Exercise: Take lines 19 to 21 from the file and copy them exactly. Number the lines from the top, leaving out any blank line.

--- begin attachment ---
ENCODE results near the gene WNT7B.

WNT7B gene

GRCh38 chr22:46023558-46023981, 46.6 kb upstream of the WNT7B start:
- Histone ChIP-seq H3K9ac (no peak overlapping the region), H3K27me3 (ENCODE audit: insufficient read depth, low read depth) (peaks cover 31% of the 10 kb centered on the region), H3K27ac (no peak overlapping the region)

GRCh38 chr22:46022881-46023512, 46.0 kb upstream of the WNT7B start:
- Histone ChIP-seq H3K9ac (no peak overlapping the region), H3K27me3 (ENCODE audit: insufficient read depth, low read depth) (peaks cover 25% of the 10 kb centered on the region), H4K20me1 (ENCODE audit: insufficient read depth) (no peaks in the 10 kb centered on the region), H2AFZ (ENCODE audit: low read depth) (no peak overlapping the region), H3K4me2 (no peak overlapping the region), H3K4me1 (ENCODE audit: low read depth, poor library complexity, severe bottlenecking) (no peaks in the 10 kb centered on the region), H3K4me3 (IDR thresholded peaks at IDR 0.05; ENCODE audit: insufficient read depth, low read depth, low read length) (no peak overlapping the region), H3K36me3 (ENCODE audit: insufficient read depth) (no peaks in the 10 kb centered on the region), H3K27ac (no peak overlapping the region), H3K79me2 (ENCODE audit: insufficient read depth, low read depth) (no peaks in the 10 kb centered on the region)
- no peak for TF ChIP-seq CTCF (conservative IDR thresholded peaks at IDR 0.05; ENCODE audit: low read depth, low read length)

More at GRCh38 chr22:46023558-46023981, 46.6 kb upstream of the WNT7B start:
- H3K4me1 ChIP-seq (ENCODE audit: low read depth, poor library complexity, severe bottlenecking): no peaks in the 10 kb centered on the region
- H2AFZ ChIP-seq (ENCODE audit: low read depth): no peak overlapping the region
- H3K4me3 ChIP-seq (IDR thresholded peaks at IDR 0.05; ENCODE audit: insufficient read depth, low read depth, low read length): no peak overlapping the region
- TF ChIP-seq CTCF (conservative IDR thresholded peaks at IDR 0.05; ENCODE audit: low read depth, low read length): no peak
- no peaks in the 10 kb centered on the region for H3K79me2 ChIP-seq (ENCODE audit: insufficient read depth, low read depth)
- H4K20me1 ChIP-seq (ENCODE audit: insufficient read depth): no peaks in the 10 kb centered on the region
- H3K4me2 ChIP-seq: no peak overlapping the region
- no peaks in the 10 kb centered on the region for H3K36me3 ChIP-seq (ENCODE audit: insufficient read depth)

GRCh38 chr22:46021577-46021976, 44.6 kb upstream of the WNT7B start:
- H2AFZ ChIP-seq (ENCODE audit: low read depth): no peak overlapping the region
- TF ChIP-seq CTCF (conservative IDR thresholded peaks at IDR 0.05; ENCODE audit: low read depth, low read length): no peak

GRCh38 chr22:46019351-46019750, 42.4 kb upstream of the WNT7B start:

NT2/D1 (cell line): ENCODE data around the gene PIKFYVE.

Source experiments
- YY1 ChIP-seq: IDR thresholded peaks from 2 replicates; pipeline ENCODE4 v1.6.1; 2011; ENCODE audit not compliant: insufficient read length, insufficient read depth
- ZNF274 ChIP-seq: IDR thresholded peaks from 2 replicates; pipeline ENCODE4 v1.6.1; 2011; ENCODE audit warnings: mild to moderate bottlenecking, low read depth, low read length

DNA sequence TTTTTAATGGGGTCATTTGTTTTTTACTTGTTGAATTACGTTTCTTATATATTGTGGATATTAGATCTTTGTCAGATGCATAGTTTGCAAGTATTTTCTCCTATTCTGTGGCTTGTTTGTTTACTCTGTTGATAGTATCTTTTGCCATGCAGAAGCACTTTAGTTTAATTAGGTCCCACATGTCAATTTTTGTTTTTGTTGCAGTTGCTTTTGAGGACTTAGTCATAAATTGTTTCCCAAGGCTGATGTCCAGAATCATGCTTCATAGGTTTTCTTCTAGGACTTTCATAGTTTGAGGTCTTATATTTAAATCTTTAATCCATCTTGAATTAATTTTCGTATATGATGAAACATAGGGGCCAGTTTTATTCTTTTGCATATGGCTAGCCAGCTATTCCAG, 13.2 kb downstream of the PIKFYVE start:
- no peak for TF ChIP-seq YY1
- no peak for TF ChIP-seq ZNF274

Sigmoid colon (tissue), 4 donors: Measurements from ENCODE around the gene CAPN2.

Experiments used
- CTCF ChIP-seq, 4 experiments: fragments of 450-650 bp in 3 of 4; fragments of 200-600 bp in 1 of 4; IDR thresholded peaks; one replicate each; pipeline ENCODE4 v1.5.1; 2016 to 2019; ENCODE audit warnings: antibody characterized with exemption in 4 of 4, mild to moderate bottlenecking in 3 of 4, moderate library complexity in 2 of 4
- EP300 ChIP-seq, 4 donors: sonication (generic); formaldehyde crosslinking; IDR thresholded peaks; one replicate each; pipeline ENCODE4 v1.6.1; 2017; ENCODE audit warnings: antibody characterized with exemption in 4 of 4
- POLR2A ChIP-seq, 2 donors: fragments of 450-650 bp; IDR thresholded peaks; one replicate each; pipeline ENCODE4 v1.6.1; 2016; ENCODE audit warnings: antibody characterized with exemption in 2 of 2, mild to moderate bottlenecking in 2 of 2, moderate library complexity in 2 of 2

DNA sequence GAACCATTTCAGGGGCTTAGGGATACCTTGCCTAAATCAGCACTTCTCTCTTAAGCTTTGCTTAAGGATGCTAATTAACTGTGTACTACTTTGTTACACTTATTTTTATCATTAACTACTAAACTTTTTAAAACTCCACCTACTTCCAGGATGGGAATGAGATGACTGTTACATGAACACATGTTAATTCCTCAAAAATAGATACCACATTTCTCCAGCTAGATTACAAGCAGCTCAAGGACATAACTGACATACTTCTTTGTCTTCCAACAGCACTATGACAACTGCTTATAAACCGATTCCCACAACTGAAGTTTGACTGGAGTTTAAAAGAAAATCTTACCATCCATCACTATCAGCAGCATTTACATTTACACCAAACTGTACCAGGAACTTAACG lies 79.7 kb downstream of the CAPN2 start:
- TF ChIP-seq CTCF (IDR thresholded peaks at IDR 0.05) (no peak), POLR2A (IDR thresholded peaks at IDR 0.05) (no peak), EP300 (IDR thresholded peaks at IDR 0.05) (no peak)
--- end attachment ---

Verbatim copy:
- TF ChIP-seq CTCF (conservative IDR thresholded peaks at IDR 0.05; ENCODE audit: low read depth, low read length): no peak

GRCh38 chr22:46019351-46019750, 42.4 kb upstream of the WNT7B start:

NT2/D1 (cell line): ENCODE data around the gene PIKFYVE.